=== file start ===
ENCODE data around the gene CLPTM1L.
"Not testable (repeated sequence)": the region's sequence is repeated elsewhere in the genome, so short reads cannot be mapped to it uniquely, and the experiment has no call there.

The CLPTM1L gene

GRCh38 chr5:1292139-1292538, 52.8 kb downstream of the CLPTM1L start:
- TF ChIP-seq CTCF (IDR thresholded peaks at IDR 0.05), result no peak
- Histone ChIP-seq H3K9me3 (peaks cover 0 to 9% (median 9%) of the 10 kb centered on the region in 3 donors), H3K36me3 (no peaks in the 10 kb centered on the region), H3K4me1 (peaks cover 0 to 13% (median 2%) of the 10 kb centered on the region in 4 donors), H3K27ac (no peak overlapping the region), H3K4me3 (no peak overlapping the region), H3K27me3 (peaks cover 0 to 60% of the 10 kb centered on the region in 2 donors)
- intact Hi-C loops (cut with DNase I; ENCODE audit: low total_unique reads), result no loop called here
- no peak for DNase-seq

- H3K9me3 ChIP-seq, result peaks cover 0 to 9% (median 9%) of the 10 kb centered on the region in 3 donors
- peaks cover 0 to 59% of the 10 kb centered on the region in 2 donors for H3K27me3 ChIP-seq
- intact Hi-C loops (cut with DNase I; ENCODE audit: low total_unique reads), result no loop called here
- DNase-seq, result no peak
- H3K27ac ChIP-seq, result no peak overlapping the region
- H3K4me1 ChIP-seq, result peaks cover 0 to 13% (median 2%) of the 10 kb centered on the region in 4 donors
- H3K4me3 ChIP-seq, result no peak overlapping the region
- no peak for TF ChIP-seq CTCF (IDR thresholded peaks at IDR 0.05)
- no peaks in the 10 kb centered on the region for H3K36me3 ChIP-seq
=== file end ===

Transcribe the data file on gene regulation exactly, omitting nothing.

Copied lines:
ENCODE data around the gene CLPTM1L.
"Not testable (repeated sequence)": the region's sequence is repeated elsewhere in the genome, so short reads cannot be mapped to it uniquely, and the experiment has no call there.

The CLPTM1L gene

GRCh38 chr5:1292139-1292538, 52.8 kb downstream of the CLPTM1L start:
- TF ChIP-seq CTCF (IDR thresholded peaks at IDR 0.05), result no peak
- Histone ChIP-seq H3K9me3 (peaks cover 0 to 9% (median 9%) of the 10 kb centered on the region in 3 donors), H3K36me3 (no peaks in the 10 kb centered on the region), H3K4me1 (peaks cover 0 to 13% (median 2%) of the 10 kb centered on the region in 4 donors), H3K27ac (no peak overlapping the region), H3K4me3 (no peak overlapping the region), H3K27me3 (peaks cover 0 to 60% of the 10 kb centered on the region in 2 donors)
- intact Hi-C loops (cut with DNase I; ENCODE audit: low total_unique reads), result no loop called here
- no peak for DNase-seq

- H3K9me3 ChIP-seq, result peaks cover 0 to 9% (median 9%) of the 10 kb centered on the region in 3 donors
- peaks cover 0 to 59% of the 10 kb centered on the region in 2 donors for H3K27me3 ChIP-seq
- intact Hi-C loops (cut with DNase I; ENCODE audit: low total_unique reads), result no loop called here
- DNase-seq, result no peak
- H3K27ac ChIP-seq, result no peak overlapping the region
- H3K4me1 ChIP-seq, result peaks cover 0 to 13% (median 2%) of the 10 kb centered on the region in 4 donors
- H3K4me3 ChIP-seq, result no peak overlapping the region
- no peak for TF ChIP-seq CTCF (IDR thresholded peaks at IDR 0.05)
- no peaks in the 10 kb centered on the region for H3K36me3 ChIP-seq